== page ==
The space as a venue for dialogue
Dances anchored in social spaces, within reach of meaning: these two choreographies review a precise cultural heritage – that of gesture, of myths, in order that they dialogue with the present. For Opiyo Okach, « There is no animosity in the collage of ancestral ritual gestures and digital technology. I was looking for a meeting point between tradition and modernity ». And Boyzie Cekwana has the same approach. In projecting Zulu cultural references onto Western cultural references, the stage becomes an essential space for dialogue. It is as if he were prolonging – and liberating – contrasts in South African society in order to better perceive them, reinvent them and articulate them.
African contemporary dance is so active because it plays out the construction of new identities. And is not the ultimate aim of art to enable each individual to redefine themselves, somewhere closer to their own truth. Other choreographies also stage different cultural situations. In Triptyque sans titre (2), Congolese choreographer Faustin Linyekula uses computing technology and electronic music with a French DJ. However, this does not prevent us from being drawn into the shady atmosphere of his battered Kinshasa. La Traversée du Sud (3) is intended as a choreographic travel log, mixing electronic music and traditional African instruments such as the kora, percussions, and flute. The piece makes ironic reference to the cell phone craze and evokes ancestral myths.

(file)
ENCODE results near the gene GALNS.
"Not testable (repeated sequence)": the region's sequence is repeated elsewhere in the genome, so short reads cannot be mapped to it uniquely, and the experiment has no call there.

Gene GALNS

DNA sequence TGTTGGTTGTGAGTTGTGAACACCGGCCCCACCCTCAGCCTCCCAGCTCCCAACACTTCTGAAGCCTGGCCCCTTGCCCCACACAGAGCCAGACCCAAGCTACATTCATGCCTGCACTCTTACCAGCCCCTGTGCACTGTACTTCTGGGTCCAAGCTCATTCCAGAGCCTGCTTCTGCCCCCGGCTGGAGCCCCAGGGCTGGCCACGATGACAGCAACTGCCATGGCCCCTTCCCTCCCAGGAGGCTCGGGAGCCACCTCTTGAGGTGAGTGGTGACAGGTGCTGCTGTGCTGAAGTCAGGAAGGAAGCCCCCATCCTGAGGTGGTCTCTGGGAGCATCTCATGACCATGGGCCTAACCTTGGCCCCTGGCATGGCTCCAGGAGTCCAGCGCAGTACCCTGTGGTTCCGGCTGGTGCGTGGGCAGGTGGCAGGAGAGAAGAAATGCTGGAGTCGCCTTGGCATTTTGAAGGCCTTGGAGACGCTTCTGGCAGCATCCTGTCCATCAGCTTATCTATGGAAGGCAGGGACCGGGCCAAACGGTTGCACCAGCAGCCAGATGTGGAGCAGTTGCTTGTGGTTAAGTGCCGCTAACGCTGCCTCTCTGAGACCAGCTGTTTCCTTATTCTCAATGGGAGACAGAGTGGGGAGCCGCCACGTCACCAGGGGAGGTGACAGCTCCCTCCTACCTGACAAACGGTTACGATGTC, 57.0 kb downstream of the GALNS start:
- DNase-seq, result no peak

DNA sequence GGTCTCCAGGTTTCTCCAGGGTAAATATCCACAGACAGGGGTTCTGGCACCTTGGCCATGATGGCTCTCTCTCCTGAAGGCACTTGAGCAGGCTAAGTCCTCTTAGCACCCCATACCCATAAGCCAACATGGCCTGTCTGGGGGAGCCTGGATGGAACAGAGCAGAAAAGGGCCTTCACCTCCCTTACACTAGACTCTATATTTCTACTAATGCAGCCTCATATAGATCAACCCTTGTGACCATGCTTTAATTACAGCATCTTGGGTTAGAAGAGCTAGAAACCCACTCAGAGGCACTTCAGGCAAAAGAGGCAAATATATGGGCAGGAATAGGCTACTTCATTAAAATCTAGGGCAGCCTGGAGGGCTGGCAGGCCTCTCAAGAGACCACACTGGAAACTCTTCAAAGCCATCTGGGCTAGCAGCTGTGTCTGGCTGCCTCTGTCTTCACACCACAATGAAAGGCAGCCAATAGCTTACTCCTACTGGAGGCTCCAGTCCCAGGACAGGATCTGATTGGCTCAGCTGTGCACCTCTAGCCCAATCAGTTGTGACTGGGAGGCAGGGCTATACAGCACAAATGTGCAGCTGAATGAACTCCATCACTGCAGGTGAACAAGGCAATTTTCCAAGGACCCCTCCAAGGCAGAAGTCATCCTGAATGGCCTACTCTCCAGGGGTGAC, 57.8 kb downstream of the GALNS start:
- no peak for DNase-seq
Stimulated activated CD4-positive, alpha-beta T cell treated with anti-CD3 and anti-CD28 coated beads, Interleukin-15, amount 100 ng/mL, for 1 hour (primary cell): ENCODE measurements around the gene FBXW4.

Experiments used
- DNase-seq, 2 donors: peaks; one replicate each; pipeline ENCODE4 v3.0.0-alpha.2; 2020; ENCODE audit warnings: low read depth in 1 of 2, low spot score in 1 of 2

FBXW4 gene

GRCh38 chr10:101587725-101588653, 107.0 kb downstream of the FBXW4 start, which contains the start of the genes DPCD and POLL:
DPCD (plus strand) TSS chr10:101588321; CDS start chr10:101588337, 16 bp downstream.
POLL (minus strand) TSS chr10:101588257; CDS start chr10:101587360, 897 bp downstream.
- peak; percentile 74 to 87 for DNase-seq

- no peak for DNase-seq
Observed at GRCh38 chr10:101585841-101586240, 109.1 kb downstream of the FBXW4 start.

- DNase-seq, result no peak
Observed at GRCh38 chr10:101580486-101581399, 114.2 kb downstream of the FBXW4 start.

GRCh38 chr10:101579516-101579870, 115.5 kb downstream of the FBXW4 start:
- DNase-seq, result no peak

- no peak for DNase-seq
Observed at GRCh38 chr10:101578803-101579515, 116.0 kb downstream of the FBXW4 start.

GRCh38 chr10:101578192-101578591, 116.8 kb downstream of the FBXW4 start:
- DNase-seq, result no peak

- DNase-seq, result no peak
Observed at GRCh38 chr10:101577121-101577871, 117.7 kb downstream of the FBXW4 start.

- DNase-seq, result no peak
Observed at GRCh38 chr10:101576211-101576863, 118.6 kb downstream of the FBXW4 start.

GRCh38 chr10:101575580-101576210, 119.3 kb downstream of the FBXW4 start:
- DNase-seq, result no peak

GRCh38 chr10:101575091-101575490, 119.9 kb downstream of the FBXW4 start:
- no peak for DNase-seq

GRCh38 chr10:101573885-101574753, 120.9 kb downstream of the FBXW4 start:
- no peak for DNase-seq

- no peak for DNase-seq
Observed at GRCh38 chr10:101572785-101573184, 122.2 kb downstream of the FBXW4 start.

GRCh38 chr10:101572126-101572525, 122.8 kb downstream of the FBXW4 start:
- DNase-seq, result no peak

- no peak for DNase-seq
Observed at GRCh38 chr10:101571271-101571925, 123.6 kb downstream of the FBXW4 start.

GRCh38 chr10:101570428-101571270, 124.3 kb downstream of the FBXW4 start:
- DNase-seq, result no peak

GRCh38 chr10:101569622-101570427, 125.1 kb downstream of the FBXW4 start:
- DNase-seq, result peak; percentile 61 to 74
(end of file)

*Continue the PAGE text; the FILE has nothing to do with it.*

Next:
In using modern technology, a new generation of choreographers is laying a bridge between their past and their future – as if they were seeking to define new references, new ways of seeing the world. In Abila, Opiyo Okach works with a circular conception of the performance space, which harks back to the traditional structure of African dances. « Frontal representation does not correspond to real life situations. It implies affront, antagonism – a somewhat rigid position that is unnatural. In real life, relationships between people are much more fluid. I want to continue to study more open forms of representation », he explains.
So, dances that invent themselves, dances of birth, of knowledge. « I am still plagued by lots of unanswered questions: what is the aim of the piece? To whom is it addressed? What does it represent and in what context should I situate it? However, I do know what it isn’t: It is neither art nor entertainment… » writes Boyzie Cekwana. His creation, which is both powerful and disconcerting, is strangely realistic. At the end, the spectators swamp the stage to look at the photos and television images amongst the dancers, who continue to stamp their feet. And the young woman, with the lost look continues on her journey.

1. Association created by the Belgian cultural aid service. See also the article « African contemporary dance: towards a new North-South relationship » in Africultures N° 42  » Contemporary African Dance », November 2001.
2. See also review in the article « Bodies in movement », in Africultures N° 53, December 2002.
3. First co-production between the École des Sables de Toubab Dialaw (Senegal) directed by Germaine Acogny, the Salia Ni Seydou dance company (Burkina Faso) and Africalia.
///Article N° : 5693